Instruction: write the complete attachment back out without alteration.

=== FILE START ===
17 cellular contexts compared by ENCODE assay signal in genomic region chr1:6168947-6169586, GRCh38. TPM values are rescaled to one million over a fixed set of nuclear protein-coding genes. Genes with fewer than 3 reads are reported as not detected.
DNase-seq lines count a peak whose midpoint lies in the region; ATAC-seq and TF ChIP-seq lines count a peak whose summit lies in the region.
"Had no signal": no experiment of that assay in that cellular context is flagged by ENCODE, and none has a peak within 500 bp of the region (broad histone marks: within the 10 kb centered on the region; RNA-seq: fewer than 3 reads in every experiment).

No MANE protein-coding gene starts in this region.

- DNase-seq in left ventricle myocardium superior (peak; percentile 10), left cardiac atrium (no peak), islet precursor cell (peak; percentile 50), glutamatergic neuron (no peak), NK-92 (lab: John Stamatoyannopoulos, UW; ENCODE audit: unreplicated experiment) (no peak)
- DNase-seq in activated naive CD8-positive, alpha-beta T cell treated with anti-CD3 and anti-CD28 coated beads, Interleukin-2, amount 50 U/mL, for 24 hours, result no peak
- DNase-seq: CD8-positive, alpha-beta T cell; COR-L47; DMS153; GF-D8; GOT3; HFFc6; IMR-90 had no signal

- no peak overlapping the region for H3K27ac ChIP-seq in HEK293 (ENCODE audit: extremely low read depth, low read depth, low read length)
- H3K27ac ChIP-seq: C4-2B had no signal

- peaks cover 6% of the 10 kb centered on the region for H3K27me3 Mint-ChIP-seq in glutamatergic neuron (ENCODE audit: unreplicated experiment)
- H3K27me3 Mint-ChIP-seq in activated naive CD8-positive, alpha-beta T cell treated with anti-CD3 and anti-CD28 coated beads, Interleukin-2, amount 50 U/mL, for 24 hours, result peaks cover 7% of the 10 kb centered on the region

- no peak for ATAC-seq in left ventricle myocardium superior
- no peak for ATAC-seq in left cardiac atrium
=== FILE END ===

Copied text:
17 cellular contexts compared by ENCODE assay signal in genomic region chr1:6168947-6169586, GRCh38. TPM values are rescaled to one million over a fixed set of nuclear protein-coding genes. Genes with fewer than 3 reads are reported as not detected.
DNase-seq lines count a peak whose midpoint lies in the region; ATAC-seq and TF ChIP-seq lines count a peak whose summit lies in the region.
"Had no signal": no experiment of that assay in that cellular context is flagged by ENCODE, and none has a peak within 500 bp of the region (broad histone marks: within the 10 kb centered on the region; RNA-seq: fewer than 3 reads in every experiment).

No MANE protein-coding gene starts in this region.

- DNase-seq in left ventricle myocardium superior (peak; percentile 10), left cardiac atrium (no peak), islet precursor cell (peak; percentile 50), glutamatergic neuron (no peak), NK-92 (lab: John Stamatoyannopoulos, UW; ENCODE audit: unreplicated experiment) (no peak)
- DNase-seq in activated naive CD8-positive, alpha-beta T cell treated with anti-CD3 and anti-CD28 coated beads, Interleukin-2, amount 50 U/mL, for 24 hours, result no peak
- DNase-seq: CD8-positive, alpha-beta T cell; COR-L47; DMS153; GF-D8; GOT3; HFFc6; IMR-90 had no signal

- no peak overlapping the region for H3K27ac ChIP-seq in HEK293 (ENCODE audit: extremely low read depth, low read depth, low read length)
- H3K27ac ChIP-seq: C4-2B had no signal

- peaks cover 6% of the 10 kb centered on the region for H3K27me3 Mint-ChIP-seq in glutamatergic neuron (ENCODE audit: unreplicated experiment)
- H3K27me3 Mint-ChIP-seq in activated naive CD8-positive, alpha-beta T cell treated with anti-CD3 and anti-CD28 coated beads, Interleukin-2, amount 50 U/mL, for 24 hours, result peaks cover 7% of the 10 kb centered on the region

- no peak for ATAC-seq in left ventricle myocardium superior
- no peak for ATAC-seq in left cardiac atrium